Westside Action

a motley crew of anarchists and activists from Bristol, Bath and South Wales

Archive for July, 2009

Kingsnorth Police Report: Poor Handwriting Slammed

You may have thought that unjustified stop and searches, assaults and raids may have been the focus of the report. But apparently, the fact that some Officers have ineligable handwriting is, as Emily Apple of Fitwatch and now the Guardian (!) says in her article (below) is  apparently of more concern than, for instance,  the fact that her and Val Swain were brutally arrested and then remanded for 3 days, only later to have their charges dropped.

Emily Apple (Guardian Article) :

The soundbites sound good. A report into the policing of Kingsnorth has stated the use of blanket stop and search powers were “disproportionate and counterproductive” and show a failed command structure displaying incompetent leadership and poor communication.

However, the motivation behind these findings needs to be examined. The report is not concerned with the rights of protesters but protecting the integrity of the police force. Yes, the searches were criticised, but not for the right reasons. Instead of finding the searches contravened civil liberties, the report worries about the effect a judicial review might have on the force, stating they were “counterproductive” because of “organisational vulnerability through legal challenge”. Instead of using the opportunity to condemn the blanket use of section 1 stop and searches as an abuse of civil liberties, even more draconian legislation is called for asking for further powers, presumably to counteract the effects of any pesky judicial interference.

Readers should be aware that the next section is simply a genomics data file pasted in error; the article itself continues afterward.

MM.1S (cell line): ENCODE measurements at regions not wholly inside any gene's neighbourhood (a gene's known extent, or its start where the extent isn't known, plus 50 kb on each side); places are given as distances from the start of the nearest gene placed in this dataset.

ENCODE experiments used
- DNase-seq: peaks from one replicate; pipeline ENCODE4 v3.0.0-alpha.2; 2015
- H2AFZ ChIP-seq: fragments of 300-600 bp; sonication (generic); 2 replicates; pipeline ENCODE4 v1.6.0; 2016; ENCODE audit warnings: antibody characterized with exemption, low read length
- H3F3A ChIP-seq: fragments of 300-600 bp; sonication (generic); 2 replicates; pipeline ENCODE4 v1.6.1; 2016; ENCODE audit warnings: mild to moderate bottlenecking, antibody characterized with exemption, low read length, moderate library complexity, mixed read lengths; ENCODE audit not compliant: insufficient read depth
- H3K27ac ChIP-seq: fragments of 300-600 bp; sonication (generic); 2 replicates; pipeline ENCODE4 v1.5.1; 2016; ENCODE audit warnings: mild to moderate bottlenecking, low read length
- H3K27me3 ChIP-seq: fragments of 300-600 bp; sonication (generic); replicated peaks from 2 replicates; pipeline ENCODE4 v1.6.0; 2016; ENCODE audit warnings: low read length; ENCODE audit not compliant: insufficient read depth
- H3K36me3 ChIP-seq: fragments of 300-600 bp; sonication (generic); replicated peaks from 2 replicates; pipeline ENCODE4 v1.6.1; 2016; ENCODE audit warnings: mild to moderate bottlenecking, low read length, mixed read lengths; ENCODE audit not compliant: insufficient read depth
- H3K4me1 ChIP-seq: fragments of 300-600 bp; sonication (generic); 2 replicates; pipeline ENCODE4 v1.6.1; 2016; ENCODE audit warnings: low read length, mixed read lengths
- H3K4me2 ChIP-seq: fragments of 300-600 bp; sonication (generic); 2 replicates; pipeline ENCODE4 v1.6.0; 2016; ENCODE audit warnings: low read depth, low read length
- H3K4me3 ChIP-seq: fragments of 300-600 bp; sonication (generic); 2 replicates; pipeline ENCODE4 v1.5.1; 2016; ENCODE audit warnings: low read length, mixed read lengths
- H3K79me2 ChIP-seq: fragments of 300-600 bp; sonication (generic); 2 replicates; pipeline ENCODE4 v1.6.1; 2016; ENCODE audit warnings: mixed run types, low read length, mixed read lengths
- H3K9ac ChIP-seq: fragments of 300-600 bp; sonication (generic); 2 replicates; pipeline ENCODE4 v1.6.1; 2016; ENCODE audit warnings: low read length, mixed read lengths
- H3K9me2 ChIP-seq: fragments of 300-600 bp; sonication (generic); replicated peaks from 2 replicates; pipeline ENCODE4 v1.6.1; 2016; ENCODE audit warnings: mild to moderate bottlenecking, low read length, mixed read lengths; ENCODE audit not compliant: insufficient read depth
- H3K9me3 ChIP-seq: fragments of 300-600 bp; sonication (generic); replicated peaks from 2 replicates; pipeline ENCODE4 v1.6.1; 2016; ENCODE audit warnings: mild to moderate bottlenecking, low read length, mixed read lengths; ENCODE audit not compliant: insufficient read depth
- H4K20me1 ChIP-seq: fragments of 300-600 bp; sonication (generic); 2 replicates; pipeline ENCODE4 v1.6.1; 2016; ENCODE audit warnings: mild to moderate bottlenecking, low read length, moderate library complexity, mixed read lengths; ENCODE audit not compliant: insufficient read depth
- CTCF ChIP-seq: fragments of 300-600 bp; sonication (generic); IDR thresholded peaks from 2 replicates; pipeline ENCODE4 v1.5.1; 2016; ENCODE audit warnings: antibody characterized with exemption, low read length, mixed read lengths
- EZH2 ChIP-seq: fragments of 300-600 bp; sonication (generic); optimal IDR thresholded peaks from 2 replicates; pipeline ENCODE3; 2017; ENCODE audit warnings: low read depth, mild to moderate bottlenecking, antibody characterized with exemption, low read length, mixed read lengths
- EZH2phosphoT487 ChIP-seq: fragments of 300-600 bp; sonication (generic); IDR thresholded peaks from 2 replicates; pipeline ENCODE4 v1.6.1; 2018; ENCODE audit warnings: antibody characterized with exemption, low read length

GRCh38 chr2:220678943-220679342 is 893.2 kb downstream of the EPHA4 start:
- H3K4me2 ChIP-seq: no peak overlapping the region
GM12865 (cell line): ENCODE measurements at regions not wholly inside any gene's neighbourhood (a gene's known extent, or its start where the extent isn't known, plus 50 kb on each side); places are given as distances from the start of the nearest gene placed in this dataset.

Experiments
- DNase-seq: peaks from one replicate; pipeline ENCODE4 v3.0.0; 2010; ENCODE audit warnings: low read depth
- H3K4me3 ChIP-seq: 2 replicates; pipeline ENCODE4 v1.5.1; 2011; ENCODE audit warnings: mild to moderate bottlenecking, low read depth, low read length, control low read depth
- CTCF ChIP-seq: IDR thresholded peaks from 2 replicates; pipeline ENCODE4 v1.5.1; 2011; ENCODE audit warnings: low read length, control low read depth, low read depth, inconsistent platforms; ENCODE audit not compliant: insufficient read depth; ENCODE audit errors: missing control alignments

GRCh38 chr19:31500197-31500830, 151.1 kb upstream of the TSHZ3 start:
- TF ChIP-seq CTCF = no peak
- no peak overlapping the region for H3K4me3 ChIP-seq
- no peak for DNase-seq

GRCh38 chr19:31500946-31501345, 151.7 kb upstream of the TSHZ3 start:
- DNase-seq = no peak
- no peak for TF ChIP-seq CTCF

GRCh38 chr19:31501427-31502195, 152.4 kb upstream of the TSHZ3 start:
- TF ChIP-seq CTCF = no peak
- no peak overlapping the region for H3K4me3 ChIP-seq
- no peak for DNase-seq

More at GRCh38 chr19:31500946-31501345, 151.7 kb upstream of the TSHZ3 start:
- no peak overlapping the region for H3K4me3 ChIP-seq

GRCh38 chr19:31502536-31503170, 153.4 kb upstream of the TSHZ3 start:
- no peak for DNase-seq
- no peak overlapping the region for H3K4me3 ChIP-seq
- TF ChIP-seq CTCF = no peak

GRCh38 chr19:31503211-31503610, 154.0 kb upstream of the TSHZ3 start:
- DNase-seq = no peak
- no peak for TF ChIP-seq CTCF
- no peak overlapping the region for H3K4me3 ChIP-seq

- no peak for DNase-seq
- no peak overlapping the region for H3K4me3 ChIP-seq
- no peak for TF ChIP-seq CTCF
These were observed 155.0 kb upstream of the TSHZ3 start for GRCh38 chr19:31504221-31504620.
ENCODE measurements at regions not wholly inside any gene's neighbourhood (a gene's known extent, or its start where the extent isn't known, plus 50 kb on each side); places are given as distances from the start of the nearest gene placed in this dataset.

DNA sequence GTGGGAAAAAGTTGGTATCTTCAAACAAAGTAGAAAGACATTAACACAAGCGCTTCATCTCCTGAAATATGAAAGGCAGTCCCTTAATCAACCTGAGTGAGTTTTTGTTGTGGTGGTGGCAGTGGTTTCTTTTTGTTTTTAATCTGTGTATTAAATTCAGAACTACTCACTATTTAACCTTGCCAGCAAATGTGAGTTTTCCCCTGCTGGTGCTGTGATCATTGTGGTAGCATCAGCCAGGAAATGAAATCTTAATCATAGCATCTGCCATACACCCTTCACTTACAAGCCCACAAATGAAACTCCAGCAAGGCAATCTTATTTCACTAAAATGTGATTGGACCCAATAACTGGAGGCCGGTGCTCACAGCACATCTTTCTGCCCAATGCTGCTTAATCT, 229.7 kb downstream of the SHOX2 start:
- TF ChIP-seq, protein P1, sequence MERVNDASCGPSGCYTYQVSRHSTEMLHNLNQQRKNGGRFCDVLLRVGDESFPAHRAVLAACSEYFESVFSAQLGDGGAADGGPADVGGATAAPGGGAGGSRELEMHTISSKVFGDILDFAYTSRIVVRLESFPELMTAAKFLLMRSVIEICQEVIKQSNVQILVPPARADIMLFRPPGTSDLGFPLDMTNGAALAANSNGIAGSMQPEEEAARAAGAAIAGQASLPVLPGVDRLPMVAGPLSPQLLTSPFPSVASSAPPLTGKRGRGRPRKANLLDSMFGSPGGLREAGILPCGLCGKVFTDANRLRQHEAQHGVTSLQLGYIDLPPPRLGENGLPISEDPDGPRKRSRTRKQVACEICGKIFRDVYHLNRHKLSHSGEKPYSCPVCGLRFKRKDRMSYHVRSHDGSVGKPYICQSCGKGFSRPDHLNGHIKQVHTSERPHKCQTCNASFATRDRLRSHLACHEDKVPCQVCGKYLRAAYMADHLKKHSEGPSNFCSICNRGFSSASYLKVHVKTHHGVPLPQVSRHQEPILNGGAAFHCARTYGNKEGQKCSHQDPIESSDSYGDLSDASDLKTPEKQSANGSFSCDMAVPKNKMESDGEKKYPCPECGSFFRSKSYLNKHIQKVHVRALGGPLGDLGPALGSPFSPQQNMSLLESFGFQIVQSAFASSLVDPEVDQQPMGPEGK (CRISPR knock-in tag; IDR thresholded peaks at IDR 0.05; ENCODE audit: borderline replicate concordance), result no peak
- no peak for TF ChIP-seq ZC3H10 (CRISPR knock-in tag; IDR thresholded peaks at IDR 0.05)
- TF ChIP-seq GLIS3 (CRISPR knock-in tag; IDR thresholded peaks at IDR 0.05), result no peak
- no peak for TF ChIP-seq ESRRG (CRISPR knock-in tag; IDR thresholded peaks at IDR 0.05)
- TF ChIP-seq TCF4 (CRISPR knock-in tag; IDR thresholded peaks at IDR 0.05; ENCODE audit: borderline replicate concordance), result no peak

None of the civil liberties concerns raised by activists and politicians in relation to the camp are addressed. In fact, the report praises the police for meeting one of their key objectives of “facilitating peaceful protest”, which is simply not true. Facilitating protest must include adherence to all human rights law, including the rights to privacy and freedom of expression. Stating that, during a protest which extended over several days, the police facilitated one march at the end of the week ignores all the civil liberties abuses which took place at the camp itself.

While no mention is made of the use of excessive violence by officers using batons strikes against peaceful protesters, the handwriting of officers is criticised, with fewer than 25% of all forms legible. However, instead of criticising the need for 8,000-plus searches, the report laments the fact there weren’t more details to put onto the police database. The fact details of thousands of protesters has been entered into a database is not examined, nor is the admission this information is disseminated to the Forward Intelligence Teams (Fits), and that people should not give the police personal details if they do not want to end up on such a database.